Inspired by and working alongside the creators of ‘Free Party: A Folk History’, a major independent documentary currently in post-production, Free Party: A Retrospective, is a mixture of free activity and ticketed club night events from the people who lived and breathed this movement. Organisers say it will celebrate part of cultural history and be a place to revisit memories as well as understand the journey that built today’s free party and festival scene from the perspective of those involved in it from the start.

The week-long programme of events will include free talks, panel discussions with Q&As, and an exhibition of photography, audio, artwork and film. Partygoers will also be able to buy tickets to an array of club nights from legendary sound systems of the time such as SP23 (Spiral Tribe), Bedlam and DiY, alongside Bristol collectives such as Duvet Vous.

Profits from the tickets and donations will go to related causes. These include Refugee Community Kitchen, Spirit Wrestlers, Drive2survive and Friends Families and Travellers.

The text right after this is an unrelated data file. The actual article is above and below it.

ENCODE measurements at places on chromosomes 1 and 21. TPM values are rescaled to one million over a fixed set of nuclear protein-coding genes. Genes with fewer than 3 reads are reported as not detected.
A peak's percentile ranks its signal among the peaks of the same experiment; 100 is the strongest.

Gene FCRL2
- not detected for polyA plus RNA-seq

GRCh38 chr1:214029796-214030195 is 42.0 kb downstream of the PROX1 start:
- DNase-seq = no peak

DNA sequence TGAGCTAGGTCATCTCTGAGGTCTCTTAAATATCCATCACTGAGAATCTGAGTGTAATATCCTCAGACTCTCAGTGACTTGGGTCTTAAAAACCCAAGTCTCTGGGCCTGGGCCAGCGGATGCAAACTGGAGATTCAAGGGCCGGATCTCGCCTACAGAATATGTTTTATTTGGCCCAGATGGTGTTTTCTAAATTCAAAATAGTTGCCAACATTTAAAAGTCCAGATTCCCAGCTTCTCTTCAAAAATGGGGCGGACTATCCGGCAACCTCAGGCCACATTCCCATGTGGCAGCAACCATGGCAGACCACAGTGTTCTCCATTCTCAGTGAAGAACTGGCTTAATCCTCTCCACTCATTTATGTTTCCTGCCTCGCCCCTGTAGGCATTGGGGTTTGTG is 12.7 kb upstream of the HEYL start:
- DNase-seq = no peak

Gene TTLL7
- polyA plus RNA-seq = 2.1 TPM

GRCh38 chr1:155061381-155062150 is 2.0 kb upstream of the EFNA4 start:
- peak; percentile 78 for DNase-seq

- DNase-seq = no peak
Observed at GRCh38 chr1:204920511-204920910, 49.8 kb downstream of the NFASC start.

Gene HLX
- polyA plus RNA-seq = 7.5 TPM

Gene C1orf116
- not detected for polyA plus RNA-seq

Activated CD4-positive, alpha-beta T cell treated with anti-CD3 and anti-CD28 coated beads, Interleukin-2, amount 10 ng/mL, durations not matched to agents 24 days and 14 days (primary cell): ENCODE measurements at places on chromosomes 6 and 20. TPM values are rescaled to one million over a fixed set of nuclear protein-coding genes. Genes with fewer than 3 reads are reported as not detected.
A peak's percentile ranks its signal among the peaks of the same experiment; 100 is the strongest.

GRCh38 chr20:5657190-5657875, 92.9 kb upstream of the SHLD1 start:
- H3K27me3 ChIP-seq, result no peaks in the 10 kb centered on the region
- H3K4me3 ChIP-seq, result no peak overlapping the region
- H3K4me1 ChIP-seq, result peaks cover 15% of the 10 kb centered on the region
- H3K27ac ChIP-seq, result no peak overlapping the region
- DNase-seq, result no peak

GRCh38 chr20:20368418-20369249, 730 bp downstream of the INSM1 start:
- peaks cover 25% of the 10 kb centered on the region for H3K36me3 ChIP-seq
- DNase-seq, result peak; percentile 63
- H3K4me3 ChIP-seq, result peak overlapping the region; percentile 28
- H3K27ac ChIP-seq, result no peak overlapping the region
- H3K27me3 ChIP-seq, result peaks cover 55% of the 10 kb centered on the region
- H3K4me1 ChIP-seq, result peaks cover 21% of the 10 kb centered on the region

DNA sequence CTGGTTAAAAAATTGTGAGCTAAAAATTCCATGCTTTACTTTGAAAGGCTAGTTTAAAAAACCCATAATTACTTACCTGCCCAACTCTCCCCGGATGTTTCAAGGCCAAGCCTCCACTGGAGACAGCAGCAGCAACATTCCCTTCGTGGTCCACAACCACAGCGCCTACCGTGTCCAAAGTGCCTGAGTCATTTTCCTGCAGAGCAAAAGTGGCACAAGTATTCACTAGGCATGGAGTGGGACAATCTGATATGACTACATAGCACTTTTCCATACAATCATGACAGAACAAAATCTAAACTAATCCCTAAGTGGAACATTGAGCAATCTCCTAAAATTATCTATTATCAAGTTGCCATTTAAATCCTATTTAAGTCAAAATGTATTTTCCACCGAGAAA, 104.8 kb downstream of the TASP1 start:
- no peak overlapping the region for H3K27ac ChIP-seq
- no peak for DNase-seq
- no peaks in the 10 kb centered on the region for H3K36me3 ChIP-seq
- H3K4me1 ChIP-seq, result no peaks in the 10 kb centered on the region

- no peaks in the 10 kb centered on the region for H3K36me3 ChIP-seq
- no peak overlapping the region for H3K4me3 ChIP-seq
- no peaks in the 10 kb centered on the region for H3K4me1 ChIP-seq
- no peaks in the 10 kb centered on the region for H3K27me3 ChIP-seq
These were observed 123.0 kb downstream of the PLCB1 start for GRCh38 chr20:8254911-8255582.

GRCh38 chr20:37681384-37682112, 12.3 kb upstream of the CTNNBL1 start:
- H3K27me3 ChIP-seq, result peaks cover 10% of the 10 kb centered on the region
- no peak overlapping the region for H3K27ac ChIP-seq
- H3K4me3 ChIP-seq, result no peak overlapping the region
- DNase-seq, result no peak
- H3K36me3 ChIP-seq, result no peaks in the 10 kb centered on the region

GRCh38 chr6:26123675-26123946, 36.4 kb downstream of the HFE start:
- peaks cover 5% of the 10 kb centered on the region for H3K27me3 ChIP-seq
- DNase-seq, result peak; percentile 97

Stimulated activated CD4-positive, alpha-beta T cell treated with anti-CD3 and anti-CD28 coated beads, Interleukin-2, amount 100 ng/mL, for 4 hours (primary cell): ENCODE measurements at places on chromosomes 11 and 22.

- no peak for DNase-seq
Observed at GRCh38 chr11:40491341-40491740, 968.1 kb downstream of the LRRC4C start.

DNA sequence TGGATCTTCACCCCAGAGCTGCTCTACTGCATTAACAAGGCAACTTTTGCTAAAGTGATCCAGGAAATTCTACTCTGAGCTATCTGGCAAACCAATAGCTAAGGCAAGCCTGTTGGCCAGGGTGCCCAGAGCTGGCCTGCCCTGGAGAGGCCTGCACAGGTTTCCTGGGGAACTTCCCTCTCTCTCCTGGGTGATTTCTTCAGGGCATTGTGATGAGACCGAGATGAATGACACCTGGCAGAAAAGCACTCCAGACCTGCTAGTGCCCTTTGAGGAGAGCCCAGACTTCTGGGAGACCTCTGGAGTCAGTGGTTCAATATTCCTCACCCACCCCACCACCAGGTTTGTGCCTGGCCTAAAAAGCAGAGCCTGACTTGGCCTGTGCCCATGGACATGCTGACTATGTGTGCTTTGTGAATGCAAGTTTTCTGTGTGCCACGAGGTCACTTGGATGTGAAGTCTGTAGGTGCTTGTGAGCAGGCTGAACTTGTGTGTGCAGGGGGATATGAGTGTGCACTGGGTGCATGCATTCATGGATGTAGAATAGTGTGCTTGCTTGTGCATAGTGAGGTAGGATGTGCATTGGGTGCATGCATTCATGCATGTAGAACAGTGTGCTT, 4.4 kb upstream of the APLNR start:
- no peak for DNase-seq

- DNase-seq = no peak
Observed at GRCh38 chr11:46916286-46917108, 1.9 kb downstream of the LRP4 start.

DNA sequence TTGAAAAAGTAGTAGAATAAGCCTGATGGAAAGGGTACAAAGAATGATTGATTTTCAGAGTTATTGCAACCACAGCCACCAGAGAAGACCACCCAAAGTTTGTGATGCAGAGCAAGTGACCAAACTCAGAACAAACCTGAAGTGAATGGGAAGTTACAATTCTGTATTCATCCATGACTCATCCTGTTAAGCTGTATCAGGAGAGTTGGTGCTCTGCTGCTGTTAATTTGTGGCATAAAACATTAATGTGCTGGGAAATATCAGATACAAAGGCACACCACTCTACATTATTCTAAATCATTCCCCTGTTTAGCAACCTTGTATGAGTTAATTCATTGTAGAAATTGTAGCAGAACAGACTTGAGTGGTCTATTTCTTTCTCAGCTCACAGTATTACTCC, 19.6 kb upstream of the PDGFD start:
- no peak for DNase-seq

One of the images on display at the Free Party retrospective

Speaking about the programme of events, director of Free Party: A Folk History and curator of the exhibition, Aaron Trinder, said: “When independently embarking on the idea to make a feature documentary about the Free Party movement I had no idea of the breadth and depth of the stories I would find when interviewing people from the scene, including Circus Warp, DiY, Spiral Tribe, Free Party People, Bedlam and many others within the travelling, sound system and rave communities.

“As a result, I realised that the film could only ever show so much of such a rich and interesting cultural history, so the notion of an exhibition, allowing many of the contributors to the film to tell their own stories came about.

“Thankfully the Arts Council liked the idea, so I’m very excited that, with the efforts and support of Showponies and Lost Horizon, we’re able to give people free access to this amazing cultural story, told by those who lived it, for the very first time.